As baseball rolls into the second half of the season, the New York Mets are looking to get two big stars back into the lineup, including one Tuesday night. Jose Reyes, the speedy shortstop who has been nursing a minor left hamstring injury, is in the lineup after a successful rehab outing Monday. As recently as last Friday it appeared the Mets would slow the return of Reyes as a measure of caution, but it appears there is enough confidence in his health to bring him back now. As is always the case with these types of injuries, the only way to determine whether Reyes is truly past the hamstring issue will be to see if he is able to play without a setback. At some point, there is nothing further to test in rehab when a player has performed all drills, played in a game situation and has no lingering symptoms. Duplicating the exact scenario of a major league game is nearly impossible, making return to play at the big league level the final test. The Mets will be hoping that Reyes passes with flying colors.
• Reyes' teammate David Wright has been on a rehab assignment as he approaches a return to the majors following a stress fracture in his lower back, which has sidelined him since mid-May. On Monday, Wright played a full nine innings after only being expected to go seven, surely a good sign. According to ESPN New York, Mets manager Terry Collins anticipates Wright will rejoin his teammates this weekend after playing a full slate of rehab games through the remainder of the week. Given the type of rehab program Wright has been through over the last couple months that emphasized training deep core muscles to protect the spine, his improved strength could certainly have him on track for a stellar second half.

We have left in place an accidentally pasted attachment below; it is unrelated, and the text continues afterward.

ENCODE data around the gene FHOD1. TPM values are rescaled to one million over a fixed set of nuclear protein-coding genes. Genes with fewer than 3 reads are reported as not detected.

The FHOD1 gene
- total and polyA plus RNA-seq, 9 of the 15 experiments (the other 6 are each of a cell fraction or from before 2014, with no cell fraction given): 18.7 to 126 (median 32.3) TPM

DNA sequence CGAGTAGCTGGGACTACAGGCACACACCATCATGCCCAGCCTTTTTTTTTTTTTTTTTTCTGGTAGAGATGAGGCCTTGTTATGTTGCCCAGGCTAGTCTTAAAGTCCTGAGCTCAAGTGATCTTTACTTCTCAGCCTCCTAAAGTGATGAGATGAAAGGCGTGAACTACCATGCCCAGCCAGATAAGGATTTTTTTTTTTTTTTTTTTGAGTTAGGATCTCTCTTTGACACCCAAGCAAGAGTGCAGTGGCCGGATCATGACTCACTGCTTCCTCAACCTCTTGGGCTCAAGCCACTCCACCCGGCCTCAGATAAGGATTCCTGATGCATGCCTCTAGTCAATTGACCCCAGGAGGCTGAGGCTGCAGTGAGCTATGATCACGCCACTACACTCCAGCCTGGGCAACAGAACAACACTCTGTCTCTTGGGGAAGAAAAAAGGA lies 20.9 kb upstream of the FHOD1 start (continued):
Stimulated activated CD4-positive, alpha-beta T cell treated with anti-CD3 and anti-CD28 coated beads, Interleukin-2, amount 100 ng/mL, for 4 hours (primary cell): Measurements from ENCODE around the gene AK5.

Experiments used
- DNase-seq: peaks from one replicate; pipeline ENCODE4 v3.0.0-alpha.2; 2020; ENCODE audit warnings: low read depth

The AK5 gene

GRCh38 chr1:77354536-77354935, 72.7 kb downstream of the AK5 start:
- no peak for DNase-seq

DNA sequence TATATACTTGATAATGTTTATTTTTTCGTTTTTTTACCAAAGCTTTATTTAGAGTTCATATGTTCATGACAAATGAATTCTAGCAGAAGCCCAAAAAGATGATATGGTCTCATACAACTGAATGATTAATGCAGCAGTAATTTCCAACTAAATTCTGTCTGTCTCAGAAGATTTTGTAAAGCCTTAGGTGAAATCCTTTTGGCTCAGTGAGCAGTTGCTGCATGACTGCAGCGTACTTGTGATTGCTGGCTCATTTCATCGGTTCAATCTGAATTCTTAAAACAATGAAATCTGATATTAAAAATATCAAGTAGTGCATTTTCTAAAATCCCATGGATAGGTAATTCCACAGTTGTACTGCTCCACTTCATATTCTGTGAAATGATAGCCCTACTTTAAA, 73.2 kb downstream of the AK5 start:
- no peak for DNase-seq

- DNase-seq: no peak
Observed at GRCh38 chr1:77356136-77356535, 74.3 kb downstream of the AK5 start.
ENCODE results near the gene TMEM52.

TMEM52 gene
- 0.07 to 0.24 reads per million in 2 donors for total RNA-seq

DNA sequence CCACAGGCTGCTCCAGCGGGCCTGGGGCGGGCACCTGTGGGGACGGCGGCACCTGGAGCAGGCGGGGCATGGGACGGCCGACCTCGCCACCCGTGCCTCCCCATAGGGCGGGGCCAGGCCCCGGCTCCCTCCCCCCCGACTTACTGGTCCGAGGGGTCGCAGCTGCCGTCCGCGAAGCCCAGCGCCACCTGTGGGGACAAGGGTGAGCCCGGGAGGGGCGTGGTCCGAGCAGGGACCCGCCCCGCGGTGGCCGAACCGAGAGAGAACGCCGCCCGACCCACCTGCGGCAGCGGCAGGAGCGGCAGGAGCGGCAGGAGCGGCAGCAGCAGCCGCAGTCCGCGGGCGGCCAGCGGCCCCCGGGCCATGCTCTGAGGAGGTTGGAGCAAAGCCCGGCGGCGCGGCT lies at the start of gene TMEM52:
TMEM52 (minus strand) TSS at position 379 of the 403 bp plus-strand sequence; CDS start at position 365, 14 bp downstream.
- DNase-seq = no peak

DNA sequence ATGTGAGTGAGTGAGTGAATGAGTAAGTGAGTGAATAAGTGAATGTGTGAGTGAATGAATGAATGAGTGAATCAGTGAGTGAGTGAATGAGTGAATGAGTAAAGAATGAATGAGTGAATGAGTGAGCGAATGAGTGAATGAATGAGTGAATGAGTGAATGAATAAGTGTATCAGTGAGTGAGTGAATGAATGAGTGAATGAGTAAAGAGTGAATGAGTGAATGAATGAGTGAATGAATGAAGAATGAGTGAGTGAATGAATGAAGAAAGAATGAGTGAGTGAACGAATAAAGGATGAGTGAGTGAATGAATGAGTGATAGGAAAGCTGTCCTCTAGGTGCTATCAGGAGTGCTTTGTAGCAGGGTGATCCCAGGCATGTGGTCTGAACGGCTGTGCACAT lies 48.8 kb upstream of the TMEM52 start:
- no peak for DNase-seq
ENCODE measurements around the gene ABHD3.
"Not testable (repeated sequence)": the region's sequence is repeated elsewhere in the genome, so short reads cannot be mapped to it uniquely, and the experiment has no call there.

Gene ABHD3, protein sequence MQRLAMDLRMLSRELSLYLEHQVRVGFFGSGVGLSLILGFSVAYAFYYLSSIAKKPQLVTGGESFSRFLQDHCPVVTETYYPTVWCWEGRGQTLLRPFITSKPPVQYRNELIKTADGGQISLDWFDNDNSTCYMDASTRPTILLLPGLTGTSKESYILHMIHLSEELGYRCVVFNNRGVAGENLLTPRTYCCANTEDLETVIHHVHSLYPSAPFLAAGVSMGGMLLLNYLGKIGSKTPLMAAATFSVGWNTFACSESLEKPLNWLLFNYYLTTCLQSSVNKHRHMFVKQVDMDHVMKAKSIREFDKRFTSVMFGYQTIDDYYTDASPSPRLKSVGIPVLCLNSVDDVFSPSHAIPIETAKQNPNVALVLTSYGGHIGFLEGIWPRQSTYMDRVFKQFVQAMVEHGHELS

• Pitcher Roy Halladay, normally unflappable, was challenged by the heat in Monday's game and left in the fifth inning, a rare occurrence. Halladay appeared flushed and looked to be struggling -- at times taking long walks off the mound or bending over to rest his hands on his knees -- but resisted valiantly for as long as he could. In the end, the heat won the battle and Halladay's streak of consecutive road starts pitching at least six innings came to a close. Better an early departure than a more serious heat-related consequence (credit Philadelphia Phillies head athletic trainer Scott Sheridan, who visited Halladay on the mound in the fifth and likely helped in the decision for him to exit). The Phillies sound confident that Halladay will make his next scheduled start.